So, I was on a hike with a friend recently, and he said, "Hey Chris, you know I've come to believe "that gratitude and greatness are these two concepts "that are intertwined." And at first I didn't buy it, but then I started to think about it more, I think there might be something to that. It made me think about my buddy, Mike. Now Mike, his leg was bit off by a shark when he was 18. And when I first asked him about the story, I was completely floored. I couldn't believe what I was hearing. And at the end of him talking, I said, "Man, that must've really changed or altered your life." And his response really surprised me, what he said. He said, "You know, yeah. "It's made me grateful for so many things." And he went on to list all of the stuff that he was grateful, grateful that the shark bite was below the knee, rather than above, grateful for this and that. And Mike is one greatest people I know. He's an amazing photographer, just this amazing person, and it got me thinking about thi...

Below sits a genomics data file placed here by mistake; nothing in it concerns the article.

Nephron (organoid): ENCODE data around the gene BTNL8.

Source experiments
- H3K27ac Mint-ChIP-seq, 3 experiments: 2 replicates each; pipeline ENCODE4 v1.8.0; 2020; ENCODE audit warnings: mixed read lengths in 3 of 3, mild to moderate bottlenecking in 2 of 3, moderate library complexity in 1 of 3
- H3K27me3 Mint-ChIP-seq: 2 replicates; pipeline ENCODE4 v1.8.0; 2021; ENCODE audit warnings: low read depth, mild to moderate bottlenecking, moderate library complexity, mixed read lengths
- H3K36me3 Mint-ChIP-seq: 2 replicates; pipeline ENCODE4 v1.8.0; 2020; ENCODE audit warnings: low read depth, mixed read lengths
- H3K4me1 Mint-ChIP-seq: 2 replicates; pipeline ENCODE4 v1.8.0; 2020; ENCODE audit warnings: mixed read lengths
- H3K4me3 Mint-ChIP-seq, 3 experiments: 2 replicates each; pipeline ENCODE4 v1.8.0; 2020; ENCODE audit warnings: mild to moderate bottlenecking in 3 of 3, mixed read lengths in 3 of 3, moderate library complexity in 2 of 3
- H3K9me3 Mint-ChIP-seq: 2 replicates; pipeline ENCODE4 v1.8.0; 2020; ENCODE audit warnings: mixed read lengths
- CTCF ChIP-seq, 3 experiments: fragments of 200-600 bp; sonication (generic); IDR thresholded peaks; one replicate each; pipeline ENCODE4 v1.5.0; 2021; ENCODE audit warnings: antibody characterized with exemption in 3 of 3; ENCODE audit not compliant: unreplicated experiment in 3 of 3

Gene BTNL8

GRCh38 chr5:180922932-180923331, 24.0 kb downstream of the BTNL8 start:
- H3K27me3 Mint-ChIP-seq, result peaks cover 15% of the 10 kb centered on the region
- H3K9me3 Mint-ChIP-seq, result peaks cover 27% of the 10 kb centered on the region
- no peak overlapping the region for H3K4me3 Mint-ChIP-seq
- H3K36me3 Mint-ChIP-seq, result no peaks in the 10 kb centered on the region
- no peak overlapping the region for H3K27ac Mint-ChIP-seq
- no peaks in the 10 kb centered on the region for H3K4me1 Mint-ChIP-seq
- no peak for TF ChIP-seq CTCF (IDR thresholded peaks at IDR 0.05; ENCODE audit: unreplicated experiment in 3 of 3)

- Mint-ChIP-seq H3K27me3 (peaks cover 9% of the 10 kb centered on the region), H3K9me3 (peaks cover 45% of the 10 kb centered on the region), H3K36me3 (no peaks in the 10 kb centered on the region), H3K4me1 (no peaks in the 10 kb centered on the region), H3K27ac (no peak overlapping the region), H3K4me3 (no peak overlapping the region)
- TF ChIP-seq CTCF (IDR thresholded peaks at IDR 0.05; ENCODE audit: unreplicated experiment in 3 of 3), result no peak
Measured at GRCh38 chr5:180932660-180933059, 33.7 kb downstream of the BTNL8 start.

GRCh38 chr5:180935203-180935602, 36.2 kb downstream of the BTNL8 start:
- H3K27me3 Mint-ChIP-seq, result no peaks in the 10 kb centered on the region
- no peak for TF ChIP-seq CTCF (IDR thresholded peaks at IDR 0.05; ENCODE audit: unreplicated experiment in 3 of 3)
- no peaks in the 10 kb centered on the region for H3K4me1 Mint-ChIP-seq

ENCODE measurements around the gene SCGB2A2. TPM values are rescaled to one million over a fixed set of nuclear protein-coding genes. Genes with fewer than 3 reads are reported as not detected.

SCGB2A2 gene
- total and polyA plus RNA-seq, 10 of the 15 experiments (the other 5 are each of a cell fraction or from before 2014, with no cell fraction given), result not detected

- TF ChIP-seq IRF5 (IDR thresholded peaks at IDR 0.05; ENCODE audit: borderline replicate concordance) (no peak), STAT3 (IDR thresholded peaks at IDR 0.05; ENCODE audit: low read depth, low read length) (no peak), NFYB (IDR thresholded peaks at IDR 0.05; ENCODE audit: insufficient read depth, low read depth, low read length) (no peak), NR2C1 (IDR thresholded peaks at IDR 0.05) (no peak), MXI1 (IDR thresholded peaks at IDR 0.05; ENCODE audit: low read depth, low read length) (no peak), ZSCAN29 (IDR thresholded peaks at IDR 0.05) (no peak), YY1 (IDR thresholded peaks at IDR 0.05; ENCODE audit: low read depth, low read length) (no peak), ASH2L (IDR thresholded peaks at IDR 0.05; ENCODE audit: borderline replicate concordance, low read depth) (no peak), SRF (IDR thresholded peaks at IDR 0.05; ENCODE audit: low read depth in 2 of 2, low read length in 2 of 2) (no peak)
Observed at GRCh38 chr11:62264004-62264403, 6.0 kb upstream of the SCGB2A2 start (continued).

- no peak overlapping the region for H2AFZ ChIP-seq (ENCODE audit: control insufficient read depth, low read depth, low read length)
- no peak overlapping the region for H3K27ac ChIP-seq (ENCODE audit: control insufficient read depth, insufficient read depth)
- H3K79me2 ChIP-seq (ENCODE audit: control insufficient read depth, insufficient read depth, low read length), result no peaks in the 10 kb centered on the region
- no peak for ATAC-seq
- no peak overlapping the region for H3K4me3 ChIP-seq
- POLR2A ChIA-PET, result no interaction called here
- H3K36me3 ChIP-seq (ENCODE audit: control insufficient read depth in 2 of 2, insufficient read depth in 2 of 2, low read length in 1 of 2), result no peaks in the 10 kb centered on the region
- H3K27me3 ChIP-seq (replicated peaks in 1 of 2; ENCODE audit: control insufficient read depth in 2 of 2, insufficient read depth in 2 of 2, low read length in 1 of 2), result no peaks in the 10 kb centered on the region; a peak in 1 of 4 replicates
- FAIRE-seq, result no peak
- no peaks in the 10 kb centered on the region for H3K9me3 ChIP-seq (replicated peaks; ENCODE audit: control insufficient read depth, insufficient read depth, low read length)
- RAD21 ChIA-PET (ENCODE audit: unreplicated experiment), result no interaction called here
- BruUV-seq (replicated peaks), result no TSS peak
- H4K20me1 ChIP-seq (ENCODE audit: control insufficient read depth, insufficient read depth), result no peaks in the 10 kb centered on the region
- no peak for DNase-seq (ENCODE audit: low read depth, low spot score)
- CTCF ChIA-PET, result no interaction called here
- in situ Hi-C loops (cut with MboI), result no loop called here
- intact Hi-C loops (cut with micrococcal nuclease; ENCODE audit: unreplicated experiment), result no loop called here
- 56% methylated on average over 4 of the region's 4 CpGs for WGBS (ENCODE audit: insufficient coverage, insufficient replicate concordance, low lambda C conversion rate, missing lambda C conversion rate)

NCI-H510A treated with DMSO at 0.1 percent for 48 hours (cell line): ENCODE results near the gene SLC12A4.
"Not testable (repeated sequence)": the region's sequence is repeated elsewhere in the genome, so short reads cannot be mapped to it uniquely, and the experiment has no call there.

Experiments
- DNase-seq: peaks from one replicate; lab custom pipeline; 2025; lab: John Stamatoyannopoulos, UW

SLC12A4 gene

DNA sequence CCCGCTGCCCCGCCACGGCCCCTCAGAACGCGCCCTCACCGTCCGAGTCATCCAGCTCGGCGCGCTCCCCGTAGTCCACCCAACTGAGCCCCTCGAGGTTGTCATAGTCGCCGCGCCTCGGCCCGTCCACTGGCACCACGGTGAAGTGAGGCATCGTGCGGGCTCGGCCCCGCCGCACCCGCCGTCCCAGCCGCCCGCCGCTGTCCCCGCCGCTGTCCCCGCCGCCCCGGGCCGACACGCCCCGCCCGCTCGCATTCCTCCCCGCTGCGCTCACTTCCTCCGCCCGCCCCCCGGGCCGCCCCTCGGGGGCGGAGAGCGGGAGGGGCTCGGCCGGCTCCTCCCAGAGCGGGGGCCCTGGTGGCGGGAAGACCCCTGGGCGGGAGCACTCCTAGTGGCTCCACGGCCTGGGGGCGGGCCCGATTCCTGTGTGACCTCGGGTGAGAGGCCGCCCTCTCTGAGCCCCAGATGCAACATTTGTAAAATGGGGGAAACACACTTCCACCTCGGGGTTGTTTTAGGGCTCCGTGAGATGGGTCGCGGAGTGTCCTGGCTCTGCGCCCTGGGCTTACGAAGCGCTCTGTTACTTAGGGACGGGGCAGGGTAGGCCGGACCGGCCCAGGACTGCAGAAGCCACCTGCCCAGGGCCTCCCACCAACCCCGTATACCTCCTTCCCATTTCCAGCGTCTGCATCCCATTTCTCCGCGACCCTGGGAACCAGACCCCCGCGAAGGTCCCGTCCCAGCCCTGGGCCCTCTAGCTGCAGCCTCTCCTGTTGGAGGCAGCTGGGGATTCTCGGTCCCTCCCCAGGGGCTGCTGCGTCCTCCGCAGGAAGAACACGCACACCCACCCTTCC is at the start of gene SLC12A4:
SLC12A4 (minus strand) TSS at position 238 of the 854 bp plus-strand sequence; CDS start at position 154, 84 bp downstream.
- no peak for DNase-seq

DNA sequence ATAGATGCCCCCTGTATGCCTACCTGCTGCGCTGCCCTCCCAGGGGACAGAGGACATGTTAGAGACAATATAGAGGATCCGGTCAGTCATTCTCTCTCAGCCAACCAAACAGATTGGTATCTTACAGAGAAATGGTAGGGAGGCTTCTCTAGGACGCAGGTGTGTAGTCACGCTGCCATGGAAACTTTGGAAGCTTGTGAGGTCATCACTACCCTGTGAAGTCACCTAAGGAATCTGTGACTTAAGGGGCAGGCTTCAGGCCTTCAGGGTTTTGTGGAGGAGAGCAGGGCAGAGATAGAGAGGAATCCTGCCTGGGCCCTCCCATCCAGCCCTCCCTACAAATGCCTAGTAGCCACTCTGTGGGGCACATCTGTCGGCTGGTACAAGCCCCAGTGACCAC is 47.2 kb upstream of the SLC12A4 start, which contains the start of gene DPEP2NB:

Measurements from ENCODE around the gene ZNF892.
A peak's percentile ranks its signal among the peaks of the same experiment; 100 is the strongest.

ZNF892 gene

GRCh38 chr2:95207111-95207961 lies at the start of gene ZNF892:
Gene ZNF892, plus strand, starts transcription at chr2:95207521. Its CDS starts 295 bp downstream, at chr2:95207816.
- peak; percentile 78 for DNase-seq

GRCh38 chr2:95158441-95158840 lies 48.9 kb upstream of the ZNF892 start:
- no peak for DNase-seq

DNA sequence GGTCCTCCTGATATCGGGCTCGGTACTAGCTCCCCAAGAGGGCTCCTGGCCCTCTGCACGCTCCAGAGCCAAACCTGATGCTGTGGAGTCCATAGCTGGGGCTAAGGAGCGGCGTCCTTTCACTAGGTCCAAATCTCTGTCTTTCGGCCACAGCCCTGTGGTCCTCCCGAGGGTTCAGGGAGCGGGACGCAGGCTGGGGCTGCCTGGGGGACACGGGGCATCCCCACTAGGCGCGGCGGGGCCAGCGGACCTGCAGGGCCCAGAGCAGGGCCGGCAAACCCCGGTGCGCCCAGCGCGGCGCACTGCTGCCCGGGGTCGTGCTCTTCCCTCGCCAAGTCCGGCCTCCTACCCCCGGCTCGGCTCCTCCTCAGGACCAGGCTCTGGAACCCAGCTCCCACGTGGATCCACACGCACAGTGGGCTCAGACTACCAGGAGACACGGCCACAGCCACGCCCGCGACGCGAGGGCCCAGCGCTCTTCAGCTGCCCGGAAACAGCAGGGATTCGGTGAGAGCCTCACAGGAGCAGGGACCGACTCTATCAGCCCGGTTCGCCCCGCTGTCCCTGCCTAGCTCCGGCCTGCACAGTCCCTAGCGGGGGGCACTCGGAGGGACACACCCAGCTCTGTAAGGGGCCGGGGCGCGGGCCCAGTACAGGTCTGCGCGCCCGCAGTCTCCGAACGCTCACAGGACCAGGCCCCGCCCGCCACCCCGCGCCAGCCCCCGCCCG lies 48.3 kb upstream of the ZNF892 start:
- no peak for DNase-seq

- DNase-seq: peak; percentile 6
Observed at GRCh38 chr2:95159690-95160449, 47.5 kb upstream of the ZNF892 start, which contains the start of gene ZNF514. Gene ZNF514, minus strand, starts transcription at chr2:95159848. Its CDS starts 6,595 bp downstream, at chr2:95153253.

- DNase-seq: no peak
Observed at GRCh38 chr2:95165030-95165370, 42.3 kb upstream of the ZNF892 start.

s whole idea that I think that people who are really great, who are really creative, it's almost like they have gratitude that courses through their veins. 'Cause think about it for a second. Let's say, I'm a photographer, right? And so if I'm shooting and if the frame doesn't turn out right, I can either become self-absorbed and say, "Oh, poor me, this is never gonna work", or I can say, "Okay, well what else could work? "Oh, I'm grateful there's a ladder there." And I may not say the word grateful, but I'm looking for that thing, and then I can shoot that. I like how C.S. Lewis put it. He said that, "Humility isn't thinking less of ourselves, "But it's thinking of ourself less." In other words, it's not being quite so self-absorbed. And to be creative, we have to have that approach. Mike is one of those people that definitely does. And so then, how really does this relate to you and I? So we wanna become more creative, more strong, in all of these things that we do. I think a lot of it's about integrating gratitude into our lives. Now, of course we can do that by doing a gratitude journal, or on my desk I have this jar. At the beginning of the day, I sit down, write down three things I'm grateful for every day. Fill that jar up. Occasionally I'll pull those things out. It just gets me in that mindset, which helps the creative juices to flow. Another way we can do that is following advice that my brother received in one of his business classes. There he was, sitting in class, and the teacher said, hey, you guys need to be like the Dead Sea. Or, you guys need to be not like the Dead Sea, but like a different body of water. He said you need to learn from the Dead Sea, that's what it was. And what he said was that the Dead Sea is dead because water only comes in and nothing goes out. If we wanna be like a lake, which is vibrant and clean and alive, we need the inflow of stuff, but we also need the out. So part of becoming grateful means, hey, I'm so grateful for all this stuff and these things, and this treasure and talent and all these things that I have, I wanna pass some of that on. What does that look like? Well, one of my friends, Robert Gupta, plays the violin for the L.A. Philharmonic. Amazing musician, brilliant, genius-type of a guy. One of the things that he was telling me about, was this idea that he's played his violin in hospice centers, where he'll play for people when they're really at the end of their life. And a few times he's even been playing and the person has died. He's ushered them out of this life into another one. Perhaps one of the most profound things you can do, and here he is using his gift in a unique way. He's grateful for the gift he's been given, and then he's creatively figuring out how to help other people as well. Alright, so what's the exercise for this particular segment? Well, the exercise is to do something like create a gratitude journal, maybe have a jar and do the exercise I do, where I write stuff down. Or at least today, just write down five things that you're grateful for. Then if you wanna dig deeper into this, I have two books. First one, by Mother Theresa. It's called, No Greater Love. If we study the lives of these people who have this gratitude just as part of who they are, we can learn from them. Another one, Nelson Mandela's book, A Long Walk to Freedom. There he talks about his story, about being in prison for all those years, and the guy was never jaded, he never gave up, he was grateful through and through for all the experiences that he had in his life. And by having that gratitude, what it can do is give us this creative edge, it can make us better illustrators, photographers, accountants, whatever it is. It helps to get us off of ourselves and onto something else. So anyway, that's the challenge for you today, is to take some time and to think about what you are grateful for, and to do this as a way to begin to change your mindset, so you can be more grateful, but also more creative, as well.